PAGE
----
The only time the driver has to use a clutch is to start the car from a stop. The clutch is located on the left side of the steering wheel and is operated by fingers on the left hand. On the right side, there is the paddle which is used to switch gears using the fingers of the right hand. The driver will pull the paddle towards him to switch up a gear and move it away to downshift. The engine will automatically disengage the clutch when the gears are being changed.

This type of shifting is called sequential and is similar to a motorcycle. This means that you have to switch through all the gears when downshifting. All Formula 1 cars must also have one reverse gear. The race teams try to find the right gearing to suit each track. The racing teams must find the right match between top speed and acceleration. They do this by changing gear ratios. An example for these ratios is 3:14:1.

This means that the wheels will turn once when the driver shaft rotates 3.14 times. A 4:10:1 ratio would mean it would have better acceleration than 3:14:1, but a lower top speed at the same engine speed. (Renault Racing, 1997) Cockpit Instruments Buttons The cockpit of a Formula 1 car is very complex with many switches and buttons. There are four buttons on the steering wheel of a Formula 1 car. The first button is the engine kill switch which turns off the engine; the second is the neutral button that puts the car in neutral from on strategy adjuster, allows the driver to adjust the revolutions per minute for the engine and the shift points.

The third dial, the air/fuel mixture, adjusts the mixture of fuel and air entering the engine. (Young, J. 1995) Displays The cockpit of a Formula 1 car has many displays; the largest is the liquid-crystal display. This display shows the current gear the car is in, last complete lap time and the current lap time. On the left side of the dash is the RPM indicator for the engine’s speed.

The right side of the dash contains warning lights for the high temperature, low oil pressure and fuel pump. (Young, J 1995) Controls As in a commercial passenger vehicle, a Formula 1 car has a steering wheel and foot pedals. The stressing wheel is flat on the top so the driver can see over it. As described earlier, the clutch is located behind the wheel on the left side. The driver would only use the clutch to start the car from a stop.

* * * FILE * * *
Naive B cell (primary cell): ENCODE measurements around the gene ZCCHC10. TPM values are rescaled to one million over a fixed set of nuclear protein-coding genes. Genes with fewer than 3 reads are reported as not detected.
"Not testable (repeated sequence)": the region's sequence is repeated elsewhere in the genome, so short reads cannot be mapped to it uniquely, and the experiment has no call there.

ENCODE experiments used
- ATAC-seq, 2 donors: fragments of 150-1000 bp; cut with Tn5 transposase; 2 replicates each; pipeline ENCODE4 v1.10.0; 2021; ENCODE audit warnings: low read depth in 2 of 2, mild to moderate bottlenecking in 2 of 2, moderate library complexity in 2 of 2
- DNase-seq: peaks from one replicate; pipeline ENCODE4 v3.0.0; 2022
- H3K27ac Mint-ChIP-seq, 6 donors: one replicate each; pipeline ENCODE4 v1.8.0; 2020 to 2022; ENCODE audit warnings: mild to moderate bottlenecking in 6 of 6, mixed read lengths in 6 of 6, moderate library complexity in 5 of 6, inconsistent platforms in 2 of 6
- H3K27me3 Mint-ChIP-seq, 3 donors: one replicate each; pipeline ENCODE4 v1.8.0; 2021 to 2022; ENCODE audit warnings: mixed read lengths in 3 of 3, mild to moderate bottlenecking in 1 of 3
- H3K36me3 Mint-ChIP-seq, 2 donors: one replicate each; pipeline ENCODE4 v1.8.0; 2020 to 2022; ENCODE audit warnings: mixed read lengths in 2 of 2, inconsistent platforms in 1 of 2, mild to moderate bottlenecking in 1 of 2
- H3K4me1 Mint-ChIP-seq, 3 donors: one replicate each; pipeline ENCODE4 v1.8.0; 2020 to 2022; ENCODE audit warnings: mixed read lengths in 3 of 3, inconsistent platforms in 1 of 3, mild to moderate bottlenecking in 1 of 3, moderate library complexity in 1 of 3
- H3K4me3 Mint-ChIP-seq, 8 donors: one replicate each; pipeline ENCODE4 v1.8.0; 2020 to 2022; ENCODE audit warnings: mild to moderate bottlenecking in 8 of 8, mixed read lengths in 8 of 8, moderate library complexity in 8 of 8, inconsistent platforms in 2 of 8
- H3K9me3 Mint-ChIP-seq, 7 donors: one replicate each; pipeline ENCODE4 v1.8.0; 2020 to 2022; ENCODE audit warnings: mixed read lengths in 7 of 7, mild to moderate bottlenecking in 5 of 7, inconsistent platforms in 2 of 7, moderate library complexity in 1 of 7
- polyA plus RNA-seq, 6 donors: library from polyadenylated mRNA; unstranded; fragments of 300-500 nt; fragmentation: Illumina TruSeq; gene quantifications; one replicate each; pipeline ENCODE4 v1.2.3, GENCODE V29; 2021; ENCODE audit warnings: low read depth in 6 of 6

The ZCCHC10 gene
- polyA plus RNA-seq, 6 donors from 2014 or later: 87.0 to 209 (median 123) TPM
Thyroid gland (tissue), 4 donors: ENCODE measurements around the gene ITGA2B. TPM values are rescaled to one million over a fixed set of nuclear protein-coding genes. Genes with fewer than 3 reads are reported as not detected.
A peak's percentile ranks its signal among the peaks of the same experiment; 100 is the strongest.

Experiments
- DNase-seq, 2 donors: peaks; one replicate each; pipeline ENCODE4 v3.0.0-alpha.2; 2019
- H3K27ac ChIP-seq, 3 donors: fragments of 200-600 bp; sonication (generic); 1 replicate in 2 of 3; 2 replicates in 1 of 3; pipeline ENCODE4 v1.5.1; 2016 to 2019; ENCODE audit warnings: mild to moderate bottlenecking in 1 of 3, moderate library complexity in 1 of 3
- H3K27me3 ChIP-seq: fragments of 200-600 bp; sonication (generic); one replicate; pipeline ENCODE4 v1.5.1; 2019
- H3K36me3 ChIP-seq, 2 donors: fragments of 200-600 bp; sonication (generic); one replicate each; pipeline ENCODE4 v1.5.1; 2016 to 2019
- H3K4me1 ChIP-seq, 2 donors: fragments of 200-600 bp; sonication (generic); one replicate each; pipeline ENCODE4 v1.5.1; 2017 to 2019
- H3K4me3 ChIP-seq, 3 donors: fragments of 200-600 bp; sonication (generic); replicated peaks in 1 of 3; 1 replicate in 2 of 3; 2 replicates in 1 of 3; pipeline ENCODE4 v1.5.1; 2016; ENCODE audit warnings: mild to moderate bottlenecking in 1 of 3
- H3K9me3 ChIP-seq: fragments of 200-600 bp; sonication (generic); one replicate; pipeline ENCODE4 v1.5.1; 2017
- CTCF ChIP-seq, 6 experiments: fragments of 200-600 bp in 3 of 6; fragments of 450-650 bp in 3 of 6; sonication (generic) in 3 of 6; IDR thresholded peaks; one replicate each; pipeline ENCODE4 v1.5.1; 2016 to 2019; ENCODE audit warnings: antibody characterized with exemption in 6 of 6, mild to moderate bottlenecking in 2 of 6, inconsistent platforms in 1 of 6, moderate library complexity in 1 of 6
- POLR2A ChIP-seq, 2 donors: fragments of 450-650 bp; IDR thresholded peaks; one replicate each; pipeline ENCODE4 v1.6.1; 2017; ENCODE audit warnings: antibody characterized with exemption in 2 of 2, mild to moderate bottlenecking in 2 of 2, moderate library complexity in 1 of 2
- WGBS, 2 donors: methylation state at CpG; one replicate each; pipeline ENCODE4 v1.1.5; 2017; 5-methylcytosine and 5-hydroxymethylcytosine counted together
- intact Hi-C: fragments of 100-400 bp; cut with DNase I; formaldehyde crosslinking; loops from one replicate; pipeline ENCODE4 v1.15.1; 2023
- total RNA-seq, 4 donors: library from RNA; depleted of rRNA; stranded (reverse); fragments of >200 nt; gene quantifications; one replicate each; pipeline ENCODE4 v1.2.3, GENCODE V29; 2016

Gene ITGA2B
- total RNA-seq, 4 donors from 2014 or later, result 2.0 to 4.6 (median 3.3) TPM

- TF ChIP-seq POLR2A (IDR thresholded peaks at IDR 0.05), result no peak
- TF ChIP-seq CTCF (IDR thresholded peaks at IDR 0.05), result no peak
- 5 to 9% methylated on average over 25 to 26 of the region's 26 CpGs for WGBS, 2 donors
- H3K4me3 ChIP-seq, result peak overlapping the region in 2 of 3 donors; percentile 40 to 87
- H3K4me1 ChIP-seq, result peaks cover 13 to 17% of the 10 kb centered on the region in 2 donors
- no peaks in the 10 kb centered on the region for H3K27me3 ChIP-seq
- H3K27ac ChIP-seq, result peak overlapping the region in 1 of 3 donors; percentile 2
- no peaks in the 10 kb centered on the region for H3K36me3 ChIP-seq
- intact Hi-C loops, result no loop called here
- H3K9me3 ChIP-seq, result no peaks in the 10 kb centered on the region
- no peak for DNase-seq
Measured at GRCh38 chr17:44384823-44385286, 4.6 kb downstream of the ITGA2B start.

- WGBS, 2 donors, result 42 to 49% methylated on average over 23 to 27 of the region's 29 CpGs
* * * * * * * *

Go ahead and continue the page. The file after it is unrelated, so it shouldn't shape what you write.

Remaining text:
The two pedals are the accelerator and brake pedals which are located on the floor and operated by the drivers feet. The accelerator is used to make the car go faster and the brake pedal is used to slow the car. (Young, J 1995) Comparison Specifications Between a Formula 1 car and a 1995 Dodge Caravan (Ferrari Racing, 1997; Dodge, 1995) Conclusion Formula 1 racing is one of the most technical and computerized sports in the world. Formula 1 racing is constantly changing and improving in the areas of chassis construction, brakes, tires, aerodynamics, safety, engine reliability and power. Formula 1 racing is in the forefront of development of safety features and technology found on a commercial passenger vehicle.

Formula 1 racing cars are the safest cars in the world. They can crash at 300 km/h and the driver can still walk away. Over time, these cars have become faster and safer. This is due to extensive research done by each race team. All the parts of the car go through many tests and modification to find the best possible design. Formula 1 also uses many computers to control many functions on the car.

In the past few years, normal passenger vehicles are using the computer to operate the engine and electronics in the vehicle. This allows the engines to run more efficiently, and this in turn is better for the environment. Formula 1 racing will continue to be the most technical and entertaining sport in the world. Bibliography Automobile racing. (1994).

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977-980). Chicago: World Book. Young, J. (1995). Indy Cars.

Minneapolis: Capstone Press. APPENDIX A Technical Specifications: Rothmans Williams Renault FW19 Formula 1 Racing Car Engine: Renault V10, RS9, 3 liter normally-aspirated Management System: Magneti Marelli Transmission: Six-speed Williams transverse semi-automatic Chassis: Carbon Aramid epoxy composite, manufactured by Williams Suspension: Williams. Torsion bar front, Helical coil rear with Williams-Penske dampers Cooling System: Two Secan water radiators, two IMI oil radiators Brakes: Carbone Industrie discs and pads operated by AP calipers Lubricants: Castrol Fuel: Elf Wheels: Oz; 13 x 11.5 front, 13 x 13.7 rear Tires: Goodyear Eagle radials Spark Plugs: Champion Cockpit Instrumentation: Williams digital data display Seat Belts: Five point Williams Steering Wheel: Personal Driver’s seat: Anatomically formed in carbon/epoxy composite material Extinguisher Systems: Williams, with Metron actuators and FW 100 extingishants Paint System: DuPont Front Track: 1670 millimetres Rear Track: 1600 millimetres Wheelbase: 2890 millimetres Weight: 605kg Overall car length: 4150 millimetres Figure A-1: Rothmans Williams Renault FW19 Formula 1 Car (Williams Racing, 1997) APPENDIX B Technical specifications Renault V10 RS9 Engine Engine Type: piston driven, normally-aspirated Horsepower: 700 Number of cylinders: 10 cylinders V-shape (71 degree angle) Displacement: 3 liters 2998.1 cc Cam Shafts: 4 gear driven Fuel Injection: Magneti Marelli digital injection Timing: Air Timing Number of Valves: 40 Electronic ignition: Magneti Marelli solid state Engine Length: 623mm Engine Height: 542 mm Engine Weight: 121 Kg Engine Height to Cylinders Heads : 395 mm RPM Redline: 18,000 rpm Transmission/Gearbox: Six-speed Williams transverse semi-automatic Limited slip Figure B-1: Renault V10 RS9 Engine Figure B-2: Wire Outline (Renault F1, 1997).